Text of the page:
Comic Report: RoboCop Versus The Terminator

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Crossovers in media only serves to brings fans of two franchises the chance to see those characters get together. It’s more often than not just for fans and is rarely (although it’s happened) canon to either continuity. There’s nothing wrong with that in my opinion. I like seeing some of my favorite characters team up…although usually it’s more like fighting, THEN team up. That I don’t like.

RoboCop Versus The Terminator is a different story. Although Arnold plays a reprogrammed-to-be-good Terminator in two out of three movies we’ll always know them as soulless killing machine out to wipe out the human race. Meanwhile, RoboCop is always a huge force for good and justice in the world, the “future of law enforcement”. This is one of those franchises (like anyone who fights the aliens from Alien or the hunters from Predator…or when they fight each other) where you’d expect to see the hero of one franchise face the villain of the other.

The version I have is a trade collection by Diamond Comics as part of their special “Star System” catalog. It collects the four-issue miniseries into one book. Here I’ll be reviewing the book, but links to the individual issues, with spoilers, will appear at the end of the review.

RoboCop Versus The Terminator Diamond TPB

1/4th the man he used to be.

RoboCop Versus The Terminator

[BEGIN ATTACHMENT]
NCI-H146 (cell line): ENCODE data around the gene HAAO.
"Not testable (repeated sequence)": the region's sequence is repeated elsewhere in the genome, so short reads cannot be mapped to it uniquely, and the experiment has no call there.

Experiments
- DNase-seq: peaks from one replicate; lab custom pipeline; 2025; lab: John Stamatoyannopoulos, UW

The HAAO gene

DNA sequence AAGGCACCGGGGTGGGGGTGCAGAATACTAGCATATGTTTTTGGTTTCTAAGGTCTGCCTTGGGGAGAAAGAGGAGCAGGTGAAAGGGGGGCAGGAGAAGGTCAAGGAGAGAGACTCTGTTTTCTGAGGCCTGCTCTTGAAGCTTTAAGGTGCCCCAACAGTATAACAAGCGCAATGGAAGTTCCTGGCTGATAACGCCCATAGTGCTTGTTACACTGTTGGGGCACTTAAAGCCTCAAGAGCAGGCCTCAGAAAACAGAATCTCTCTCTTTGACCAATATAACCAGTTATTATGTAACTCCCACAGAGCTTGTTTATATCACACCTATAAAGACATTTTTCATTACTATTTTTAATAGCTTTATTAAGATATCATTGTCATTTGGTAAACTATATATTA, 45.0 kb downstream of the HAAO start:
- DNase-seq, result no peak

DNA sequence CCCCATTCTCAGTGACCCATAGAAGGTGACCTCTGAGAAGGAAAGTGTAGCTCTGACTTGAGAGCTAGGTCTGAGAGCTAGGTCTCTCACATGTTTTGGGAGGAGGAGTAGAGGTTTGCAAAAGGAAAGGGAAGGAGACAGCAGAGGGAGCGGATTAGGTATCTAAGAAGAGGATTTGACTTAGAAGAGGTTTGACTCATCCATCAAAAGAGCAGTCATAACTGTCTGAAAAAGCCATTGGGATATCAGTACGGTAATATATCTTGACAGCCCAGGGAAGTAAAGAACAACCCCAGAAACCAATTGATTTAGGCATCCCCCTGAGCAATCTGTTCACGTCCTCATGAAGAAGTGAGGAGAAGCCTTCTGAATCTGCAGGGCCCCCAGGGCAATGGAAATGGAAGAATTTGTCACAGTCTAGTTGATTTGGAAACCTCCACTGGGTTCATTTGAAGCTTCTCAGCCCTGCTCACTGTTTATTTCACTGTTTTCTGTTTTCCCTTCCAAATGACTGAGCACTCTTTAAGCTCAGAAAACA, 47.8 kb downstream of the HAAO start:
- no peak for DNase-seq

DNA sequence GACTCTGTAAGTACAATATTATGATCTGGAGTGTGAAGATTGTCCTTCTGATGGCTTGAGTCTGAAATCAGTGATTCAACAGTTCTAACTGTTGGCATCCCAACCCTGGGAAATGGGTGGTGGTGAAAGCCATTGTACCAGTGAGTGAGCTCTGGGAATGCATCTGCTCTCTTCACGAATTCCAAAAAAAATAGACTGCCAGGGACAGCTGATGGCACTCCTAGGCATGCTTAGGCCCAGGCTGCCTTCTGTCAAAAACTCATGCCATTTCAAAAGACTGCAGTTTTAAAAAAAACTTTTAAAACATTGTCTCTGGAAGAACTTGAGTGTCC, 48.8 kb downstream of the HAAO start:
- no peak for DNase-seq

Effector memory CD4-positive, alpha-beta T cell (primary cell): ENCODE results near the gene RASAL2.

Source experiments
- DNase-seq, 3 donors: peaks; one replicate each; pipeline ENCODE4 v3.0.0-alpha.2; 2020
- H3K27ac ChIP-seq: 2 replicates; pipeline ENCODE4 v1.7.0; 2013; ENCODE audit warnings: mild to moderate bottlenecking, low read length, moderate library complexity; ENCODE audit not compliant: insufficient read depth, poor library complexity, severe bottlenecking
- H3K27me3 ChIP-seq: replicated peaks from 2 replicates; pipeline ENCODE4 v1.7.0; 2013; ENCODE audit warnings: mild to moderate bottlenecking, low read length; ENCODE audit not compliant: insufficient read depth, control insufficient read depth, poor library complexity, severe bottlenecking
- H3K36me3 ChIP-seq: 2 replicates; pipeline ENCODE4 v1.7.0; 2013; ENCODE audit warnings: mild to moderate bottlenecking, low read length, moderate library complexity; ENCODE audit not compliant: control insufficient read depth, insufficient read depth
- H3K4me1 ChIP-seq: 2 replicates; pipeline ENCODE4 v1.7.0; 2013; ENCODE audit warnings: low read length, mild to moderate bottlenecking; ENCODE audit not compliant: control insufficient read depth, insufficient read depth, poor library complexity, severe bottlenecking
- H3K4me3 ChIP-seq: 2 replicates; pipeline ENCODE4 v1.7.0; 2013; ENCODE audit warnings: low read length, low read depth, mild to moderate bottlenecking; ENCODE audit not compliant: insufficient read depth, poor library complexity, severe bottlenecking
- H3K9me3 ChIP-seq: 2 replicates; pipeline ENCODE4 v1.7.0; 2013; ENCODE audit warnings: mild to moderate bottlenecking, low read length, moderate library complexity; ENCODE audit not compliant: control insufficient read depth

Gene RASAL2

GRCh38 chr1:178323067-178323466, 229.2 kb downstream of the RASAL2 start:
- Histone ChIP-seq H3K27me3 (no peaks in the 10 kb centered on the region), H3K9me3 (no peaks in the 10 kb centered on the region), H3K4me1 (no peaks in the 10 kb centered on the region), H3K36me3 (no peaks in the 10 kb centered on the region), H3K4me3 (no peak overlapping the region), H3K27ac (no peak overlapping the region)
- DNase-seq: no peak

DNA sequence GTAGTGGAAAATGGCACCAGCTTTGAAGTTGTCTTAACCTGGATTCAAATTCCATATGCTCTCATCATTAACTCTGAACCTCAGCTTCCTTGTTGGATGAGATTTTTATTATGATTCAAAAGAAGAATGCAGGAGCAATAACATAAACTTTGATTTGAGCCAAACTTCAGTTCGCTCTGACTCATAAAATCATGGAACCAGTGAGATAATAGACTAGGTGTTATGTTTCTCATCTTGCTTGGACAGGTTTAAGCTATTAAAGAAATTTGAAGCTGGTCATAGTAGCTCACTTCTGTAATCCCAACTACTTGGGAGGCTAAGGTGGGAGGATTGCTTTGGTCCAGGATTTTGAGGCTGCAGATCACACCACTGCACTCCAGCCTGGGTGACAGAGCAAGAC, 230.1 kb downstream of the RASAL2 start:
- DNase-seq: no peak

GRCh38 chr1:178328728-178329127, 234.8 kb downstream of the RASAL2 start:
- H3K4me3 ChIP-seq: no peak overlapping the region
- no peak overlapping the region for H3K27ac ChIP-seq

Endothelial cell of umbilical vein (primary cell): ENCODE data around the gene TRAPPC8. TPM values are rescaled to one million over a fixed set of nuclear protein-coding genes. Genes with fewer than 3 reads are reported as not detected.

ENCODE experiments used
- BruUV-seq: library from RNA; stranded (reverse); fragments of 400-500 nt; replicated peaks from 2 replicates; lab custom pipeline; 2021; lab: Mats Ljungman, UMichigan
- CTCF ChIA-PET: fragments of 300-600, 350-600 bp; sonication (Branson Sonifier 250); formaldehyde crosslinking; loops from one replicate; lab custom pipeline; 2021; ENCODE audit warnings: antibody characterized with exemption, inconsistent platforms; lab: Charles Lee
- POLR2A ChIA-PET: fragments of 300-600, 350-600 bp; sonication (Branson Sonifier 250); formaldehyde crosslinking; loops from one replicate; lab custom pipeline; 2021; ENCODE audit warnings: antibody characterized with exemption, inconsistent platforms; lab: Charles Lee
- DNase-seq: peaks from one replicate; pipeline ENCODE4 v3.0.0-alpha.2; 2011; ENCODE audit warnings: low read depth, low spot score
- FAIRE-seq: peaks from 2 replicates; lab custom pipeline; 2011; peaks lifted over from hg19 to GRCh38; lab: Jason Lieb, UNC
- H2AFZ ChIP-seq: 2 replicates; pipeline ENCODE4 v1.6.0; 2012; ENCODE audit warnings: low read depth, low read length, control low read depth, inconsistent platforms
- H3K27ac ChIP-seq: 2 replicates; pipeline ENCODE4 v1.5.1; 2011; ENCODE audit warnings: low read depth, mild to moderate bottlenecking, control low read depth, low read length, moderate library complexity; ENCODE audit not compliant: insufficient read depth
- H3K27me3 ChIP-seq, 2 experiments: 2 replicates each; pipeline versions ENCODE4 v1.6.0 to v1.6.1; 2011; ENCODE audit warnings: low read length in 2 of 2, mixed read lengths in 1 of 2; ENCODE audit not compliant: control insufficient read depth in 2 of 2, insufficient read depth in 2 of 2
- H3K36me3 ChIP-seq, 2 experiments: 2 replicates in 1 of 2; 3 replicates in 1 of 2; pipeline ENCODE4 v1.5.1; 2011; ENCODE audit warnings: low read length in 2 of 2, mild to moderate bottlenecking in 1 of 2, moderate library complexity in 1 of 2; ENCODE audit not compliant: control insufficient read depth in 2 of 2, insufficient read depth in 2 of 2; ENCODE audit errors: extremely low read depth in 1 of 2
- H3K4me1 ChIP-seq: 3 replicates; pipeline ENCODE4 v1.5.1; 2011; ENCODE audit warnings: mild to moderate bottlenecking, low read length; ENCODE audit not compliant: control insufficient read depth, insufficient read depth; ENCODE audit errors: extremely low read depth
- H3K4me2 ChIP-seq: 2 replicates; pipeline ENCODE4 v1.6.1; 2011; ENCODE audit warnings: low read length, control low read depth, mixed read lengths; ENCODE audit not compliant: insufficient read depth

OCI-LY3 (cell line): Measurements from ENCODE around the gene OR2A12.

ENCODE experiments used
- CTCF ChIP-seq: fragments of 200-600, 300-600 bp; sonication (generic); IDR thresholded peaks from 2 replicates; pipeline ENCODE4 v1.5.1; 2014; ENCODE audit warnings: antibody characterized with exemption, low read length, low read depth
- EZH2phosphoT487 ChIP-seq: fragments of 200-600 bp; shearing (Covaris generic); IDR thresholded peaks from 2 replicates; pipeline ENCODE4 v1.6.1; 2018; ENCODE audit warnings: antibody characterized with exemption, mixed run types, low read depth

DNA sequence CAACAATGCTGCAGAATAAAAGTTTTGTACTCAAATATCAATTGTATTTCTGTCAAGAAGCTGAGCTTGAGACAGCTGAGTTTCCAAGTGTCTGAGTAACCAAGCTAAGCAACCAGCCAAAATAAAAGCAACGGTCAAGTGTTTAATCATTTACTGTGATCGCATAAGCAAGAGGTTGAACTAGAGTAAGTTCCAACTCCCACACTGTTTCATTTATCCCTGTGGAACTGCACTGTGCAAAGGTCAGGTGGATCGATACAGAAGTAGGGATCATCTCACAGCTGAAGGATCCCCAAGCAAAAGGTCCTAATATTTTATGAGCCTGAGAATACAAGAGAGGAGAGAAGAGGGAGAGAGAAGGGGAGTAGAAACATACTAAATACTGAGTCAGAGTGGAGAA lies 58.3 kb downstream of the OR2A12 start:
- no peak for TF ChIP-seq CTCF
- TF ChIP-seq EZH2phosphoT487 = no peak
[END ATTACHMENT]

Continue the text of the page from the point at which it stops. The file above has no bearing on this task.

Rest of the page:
FORMAT: comic/trade paperback graphic novel

PUBLISHER: Dark Horse Comics (1992), collected by Diamond Comic Distributors as part of the Star System

WRITER: Frank Miller
ARTIST: Walter Simonson
COLORISTS: Rachelle Menashe & Steve Oliff
EDITOR: Randy Stradley
SPECIAL THANKS: Arthur Adams, Gracine Tanaka, Adam Hughes, Lynn Varley, Ruth Salisbury, & John Byrne



CD Report: Godzilla audio drama

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Godzilla audio drama

With the new Godzilla movie hitting theaters I thought this would be a good time to go over some more Godzilla merchandise in my collection. I’ve never really discussed my music collection or my audio dramas. I love a good audio drama. There are limitations due to no video they have to get across and it’s interesting to see what they can pull off.

In the 1970s, after the original series of Godzilla movies had finished, Wonderland Records produced a record with two audio dramas featuring the King Of The Monsters. In 1997, as Tri-Star and Roland Emmierch were releasing the previous attempt as an American Godzilla movie (and kind of failed at it) Drive Entertainment found and re-released the stories on DVD along with some “dance” remixes featuring audio from the dramas and an original theme that also gets a “clean” track. The music to be honest wasn’t all that great, but at least they didn’t damage my ears. So let’s ignore them and talk about the two stories.

Godzilla: King Of The Monsters


ORIGINAL PUBLISHER: Wonderland Records

RE-PUBLISHER: Drive Entertainment (under “Drive Golden” label)

Stories produced by Cinema Sound Ltd./Bonita Claudian & Box Goemann